Misrepresentation of the facts in contract law can quite rightly, have financial consequences. The importance of making true and accurate representations when encouraging a party to enter into a contract was highlighted in a well-publicised case in 2018, where a premium dating agency was ordered by the High Court to refund a client £12,600 after it failed to find her the “man of her dreams”.
The Seventy Thirty dating agency, based in Knightsbridge, was sued by Tereza Burki for deceit and misrepresentations about the type and number of men it had on its books.
Misrepresentation in a contract – an untrue statement of fact
A misrepresentation is when an untrue statement of fact or law is made by Party A (or its agent) to Party B, which induces Party B to enter a contract with Party A thereby causing Party B loss.
Ms Burki, a wealthy divorcee residing in Chelsea, approached the dating service in 2013 and was assured that there was a ‘substantial number’ of wealthy male members actively engaged in its matchmaking services, who were a sufficient match for Ms Burki’s desires. However, Judge Richard Parkes QC held that this was false and misleading as there were only about 100 active male members altogether, and this could not “by any stretch of the imagination” be described as a substantial number.
He went on to say that “the misrepresentations made by Mr Thomas (who was the agency’s then Managing Director) were false and misleading. Had Ms Burki known what the true size of the active membership was, she would not have joined.” The High Court held that she had been “deceived” and mislead about the number of suitors on the site.
Three types of legal misrepresentation in a contract
There are three types of misrepresentation, each of which have different potential remedies:
1) Fraudulent misrepresentation – where a false representation has been made knowingly, or without belief in its truth, or recklessly as to its truth.
Remedy – rescission and damages
2) Negligent misrepresentation – a representation made carelessly and in breach of duty owed by Party A to Party B to take reasonable care that the representation is accurate.
Remedy – rescission and damages
3) Innocent misrepresentation – a representation that is neither fraudulent nor negligent.
Remedy – rescission or damages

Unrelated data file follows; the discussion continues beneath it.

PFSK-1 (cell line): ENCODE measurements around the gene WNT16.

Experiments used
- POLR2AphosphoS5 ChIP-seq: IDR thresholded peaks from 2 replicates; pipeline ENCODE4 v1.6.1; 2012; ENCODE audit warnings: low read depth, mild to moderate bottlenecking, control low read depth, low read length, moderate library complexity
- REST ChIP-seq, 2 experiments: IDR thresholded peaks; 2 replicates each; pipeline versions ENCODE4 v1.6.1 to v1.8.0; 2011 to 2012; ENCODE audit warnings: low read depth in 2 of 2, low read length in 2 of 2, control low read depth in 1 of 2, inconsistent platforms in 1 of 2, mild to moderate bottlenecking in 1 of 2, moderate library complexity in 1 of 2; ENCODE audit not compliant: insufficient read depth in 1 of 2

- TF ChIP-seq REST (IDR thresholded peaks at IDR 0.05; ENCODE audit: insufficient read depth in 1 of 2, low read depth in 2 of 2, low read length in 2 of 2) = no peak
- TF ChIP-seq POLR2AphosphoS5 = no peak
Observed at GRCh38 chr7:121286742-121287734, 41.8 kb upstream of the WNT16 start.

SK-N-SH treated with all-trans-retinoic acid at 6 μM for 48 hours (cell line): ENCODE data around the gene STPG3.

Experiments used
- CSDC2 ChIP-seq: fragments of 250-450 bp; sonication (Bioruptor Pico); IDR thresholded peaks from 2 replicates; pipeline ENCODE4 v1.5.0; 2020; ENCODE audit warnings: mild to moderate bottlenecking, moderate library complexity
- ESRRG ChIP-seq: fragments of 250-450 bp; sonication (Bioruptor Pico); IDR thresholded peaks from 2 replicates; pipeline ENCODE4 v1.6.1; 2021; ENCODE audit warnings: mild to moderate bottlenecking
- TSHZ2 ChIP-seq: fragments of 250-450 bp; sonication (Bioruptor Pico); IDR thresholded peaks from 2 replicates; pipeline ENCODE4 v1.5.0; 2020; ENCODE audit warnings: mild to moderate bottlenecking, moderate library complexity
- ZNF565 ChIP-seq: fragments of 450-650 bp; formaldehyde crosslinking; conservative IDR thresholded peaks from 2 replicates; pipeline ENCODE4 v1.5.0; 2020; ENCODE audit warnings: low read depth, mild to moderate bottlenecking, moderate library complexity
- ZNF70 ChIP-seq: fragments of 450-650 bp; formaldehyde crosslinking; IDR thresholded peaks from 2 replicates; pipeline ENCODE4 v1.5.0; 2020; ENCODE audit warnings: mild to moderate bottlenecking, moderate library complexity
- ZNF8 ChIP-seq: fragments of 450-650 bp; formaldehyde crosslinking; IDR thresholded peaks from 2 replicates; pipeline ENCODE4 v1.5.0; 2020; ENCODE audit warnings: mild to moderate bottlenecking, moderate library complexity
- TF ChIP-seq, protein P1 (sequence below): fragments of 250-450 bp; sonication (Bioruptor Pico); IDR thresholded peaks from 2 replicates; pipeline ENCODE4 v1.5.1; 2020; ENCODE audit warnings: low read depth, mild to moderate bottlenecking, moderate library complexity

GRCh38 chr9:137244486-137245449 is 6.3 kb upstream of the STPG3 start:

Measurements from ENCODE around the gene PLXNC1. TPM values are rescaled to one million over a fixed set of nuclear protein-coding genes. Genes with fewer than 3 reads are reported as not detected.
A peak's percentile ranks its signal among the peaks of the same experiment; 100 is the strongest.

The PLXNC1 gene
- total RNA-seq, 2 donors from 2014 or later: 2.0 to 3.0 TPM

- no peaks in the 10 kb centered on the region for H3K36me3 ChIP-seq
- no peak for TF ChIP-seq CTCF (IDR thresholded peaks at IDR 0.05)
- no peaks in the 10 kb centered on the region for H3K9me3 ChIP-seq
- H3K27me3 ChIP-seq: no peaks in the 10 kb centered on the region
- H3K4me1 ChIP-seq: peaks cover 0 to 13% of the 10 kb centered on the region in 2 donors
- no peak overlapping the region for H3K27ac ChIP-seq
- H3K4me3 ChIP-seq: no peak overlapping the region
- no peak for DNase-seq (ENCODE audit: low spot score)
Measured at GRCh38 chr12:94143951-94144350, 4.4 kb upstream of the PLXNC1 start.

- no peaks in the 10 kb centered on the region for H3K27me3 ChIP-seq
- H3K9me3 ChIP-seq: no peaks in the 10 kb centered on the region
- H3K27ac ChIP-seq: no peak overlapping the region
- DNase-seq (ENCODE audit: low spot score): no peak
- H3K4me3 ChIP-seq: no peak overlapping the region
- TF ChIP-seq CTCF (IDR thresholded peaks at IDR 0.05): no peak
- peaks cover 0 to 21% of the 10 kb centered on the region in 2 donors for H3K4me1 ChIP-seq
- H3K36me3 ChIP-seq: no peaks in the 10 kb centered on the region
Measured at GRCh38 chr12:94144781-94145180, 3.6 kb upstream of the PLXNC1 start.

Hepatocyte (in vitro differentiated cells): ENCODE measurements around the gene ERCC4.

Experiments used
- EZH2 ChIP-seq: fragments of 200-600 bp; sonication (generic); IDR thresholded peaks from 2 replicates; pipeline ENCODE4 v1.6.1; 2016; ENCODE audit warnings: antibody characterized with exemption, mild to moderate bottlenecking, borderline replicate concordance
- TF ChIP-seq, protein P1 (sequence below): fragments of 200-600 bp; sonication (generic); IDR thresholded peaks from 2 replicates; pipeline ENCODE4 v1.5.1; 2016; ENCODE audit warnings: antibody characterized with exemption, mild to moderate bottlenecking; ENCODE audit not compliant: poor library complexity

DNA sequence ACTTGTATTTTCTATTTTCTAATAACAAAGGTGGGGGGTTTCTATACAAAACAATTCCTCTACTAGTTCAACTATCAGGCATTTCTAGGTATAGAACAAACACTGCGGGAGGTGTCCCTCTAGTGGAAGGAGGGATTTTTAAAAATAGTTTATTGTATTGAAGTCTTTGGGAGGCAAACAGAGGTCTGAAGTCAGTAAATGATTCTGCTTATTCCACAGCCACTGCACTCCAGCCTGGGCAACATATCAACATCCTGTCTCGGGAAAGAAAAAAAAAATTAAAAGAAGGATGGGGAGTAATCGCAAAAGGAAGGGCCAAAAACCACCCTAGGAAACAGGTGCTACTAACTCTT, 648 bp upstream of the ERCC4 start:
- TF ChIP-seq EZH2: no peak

Put simply, rescission means that the parties are restored, so far as possible, to the position that they were in before the contract was entered into. Damages are monetary compensation for loss; the aim of a damages award will be to put the party in the position it would have been in had it not entered into the contract. In other words, the damages will be the amount by which the party is out of pocket as a result of relying on the misrepresentation.
The importance of legal advice
The case highlights the importance of seeking legal advice when entering into a contract to avoid any form of misrepresentation. It also demonstrates that where there has been misrepresentation to induce a party into a contract, the Courts are not only willing to rescind the contract but also award damages to the innocent party. In this case, the contract was rescinded and Ms Burki was awarded £12,600 damages for deceit and £500 for distress.
Google reviews can be libellous
Despite being awarded £13,100 by the Court, Ms Burki was ordered to pay Seventy Thirty £5,000 in libel damages after writing a damning Google review of the agency in April 2006, describing the agency as a “scam”. Ms Burki’s remarks about the company being a non-reputable and fraudulent company were deemed untrue and entirely without foundation. The Judge accepted that the agency did have a “sizeable database” and was not “a fundamentally dishonest or fraudulent operation,” therefore Ms Burki’s comments were deemed to be false and damaging to the agency’s reputation. On that basis, Ms Burki was ordered to pay the agency £5,000 in libel damages.
The case demonstrates that you must be extremely careful when making defamatory comments, particularly when making these online.
Article provided by SAS Daniels Stockport